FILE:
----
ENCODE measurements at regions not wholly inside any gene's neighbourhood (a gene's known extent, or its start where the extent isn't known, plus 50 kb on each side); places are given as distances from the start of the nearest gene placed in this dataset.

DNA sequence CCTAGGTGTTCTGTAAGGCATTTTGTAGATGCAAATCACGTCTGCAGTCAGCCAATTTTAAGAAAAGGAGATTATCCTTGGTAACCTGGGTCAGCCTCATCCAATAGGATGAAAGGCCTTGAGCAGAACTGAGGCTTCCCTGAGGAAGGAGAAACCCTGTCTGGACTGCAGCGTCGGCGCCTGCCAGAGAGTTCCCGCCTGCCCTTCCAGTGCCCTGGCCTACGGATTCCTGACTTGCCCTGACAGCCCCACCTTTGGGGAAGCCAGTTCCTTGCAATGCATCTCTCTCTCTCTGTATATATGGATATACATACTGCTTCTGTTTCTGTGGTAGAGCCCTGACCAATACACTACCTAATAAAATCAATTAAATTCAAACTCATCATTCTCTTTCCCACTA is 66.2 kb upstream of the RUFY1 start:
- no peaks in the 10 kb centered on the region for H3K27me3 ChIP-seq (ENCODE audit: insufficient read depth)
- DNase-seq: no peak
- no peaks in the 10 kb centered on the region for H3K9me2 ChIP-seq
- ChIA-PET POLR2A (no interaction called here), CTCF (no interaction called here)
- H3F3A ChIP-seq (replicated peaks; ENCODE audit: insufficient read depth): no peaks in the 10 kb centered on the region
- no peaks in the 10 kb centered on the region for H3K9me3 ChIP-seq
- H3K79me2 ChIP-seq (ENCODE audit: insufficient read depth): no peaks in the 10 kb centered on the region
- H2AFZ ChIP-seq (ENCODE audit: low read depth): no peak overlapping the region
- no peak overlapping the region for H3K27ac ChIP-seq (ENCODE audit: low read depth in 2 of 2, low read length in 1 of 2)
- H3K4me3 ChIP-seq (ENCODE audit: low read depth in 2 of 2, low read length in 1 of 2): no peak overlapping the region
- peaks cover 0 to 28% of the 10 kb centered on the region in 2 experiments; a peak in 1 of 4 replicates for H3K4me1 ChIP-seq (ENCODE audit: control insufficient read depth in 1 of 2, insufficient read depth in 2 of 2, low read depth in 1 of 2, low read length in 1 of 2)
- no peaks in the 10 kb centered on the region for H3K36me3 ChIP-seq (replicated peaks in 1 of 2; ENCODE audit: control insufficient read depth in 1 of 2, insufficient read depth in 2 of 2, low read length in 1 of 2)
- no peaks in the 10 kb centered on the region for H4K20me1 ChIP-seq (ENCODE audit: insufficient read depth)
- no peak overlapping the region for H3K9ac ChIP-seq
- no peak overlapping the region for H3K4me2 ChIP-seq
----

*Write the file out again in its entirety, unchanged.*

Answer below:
ENCODE measurements at regions not wholly inside any gene's neighbourhood (a gene's known extent, or its start where the extent isn't known, plus 50 kb on each side); places are given as distances from the start of the nearest gene placed in this dataset.

DNA sequence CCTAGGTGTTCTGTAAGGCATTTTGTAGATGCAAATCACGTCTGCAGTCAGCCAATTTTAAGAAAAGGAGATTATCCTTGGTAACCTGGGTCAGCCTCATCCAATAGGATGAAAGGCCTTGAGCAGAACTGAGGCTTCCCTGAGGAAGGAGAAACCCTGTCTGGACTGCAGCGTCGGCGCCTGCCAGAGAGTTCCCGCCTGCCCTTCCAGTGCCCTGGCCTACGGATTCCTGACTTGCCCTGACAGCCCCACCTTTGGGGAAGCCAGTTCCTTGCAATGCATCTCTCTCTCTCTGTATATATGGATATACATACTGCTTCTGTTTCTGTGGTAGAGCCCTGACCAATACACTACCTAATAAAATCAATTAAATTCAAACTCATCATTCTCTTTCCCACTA is 66.2 kb upstream of the RUFY1 start:
- no peaks in the 10 kb centered on the region for H3K27me3 ChIP-seq (ENCODE audit: insufficient read depth)
- DNase-seq: no peak
- no peaks in the 10 kb centered on the region for H3K9me2 ChIP-seq
- ChIA-PET POLR2A (no interaction called here), CTCF (no interaction called here)
- H3F3A ChIP-seq (replicated peaks; ENCODE audit: insufficient read depth): no peaks in the 10 kb centered on the region
- no peaks in the 10 kb centered on the region for H3K9me3 ChIP-seq
- H3K79me2 ChIP-seq (ENCODE audit: insufficient read depth): no peaks in the 10 kb centered on the region
- H2AFZ ChIP-seq (ENCODE audit: low read depth): no peak overlapping the region
- no peak overlapping the region for H3K27ac ChIP-seq (ENCODE audit: low read depth in 2 of 2, low read length in 1 of 2)
- H3K4me3 ChIP-seq (ENCODE audit: low read depth in 2 of 2, low read length in 1 of 2): no peak overlapping the region
- peaks cover 0 to 28% of the 10 kb centered on the region in 2 experiments; a peak in 1 of 4 replicates for H3K4me1 ChIP-seq (ENCODE audit: control insufficient read depth in 1 of 2, insufficient read depth in 2 of 2, low read depth in 1 of 2, low read length in 1 of 2)
- no peaks in the 10 kb centered on the region for H3K36me3 ChIP-seq (replicated peaks in 1 of 2; ENCODE audit: control insufficient read depth in 1 of 2, insufficient read depth in 2 of 2, low read length in 1 of 2)
- no peaks in the 10 kb centered on the region for H4K20me1 ChIP-seq (ENCODE audit: insufficient read depth)
- no peak overlapping the region for H3K9ac ChIP-seq
- no peak overlapping the region for H3K4me2 ChIP-seq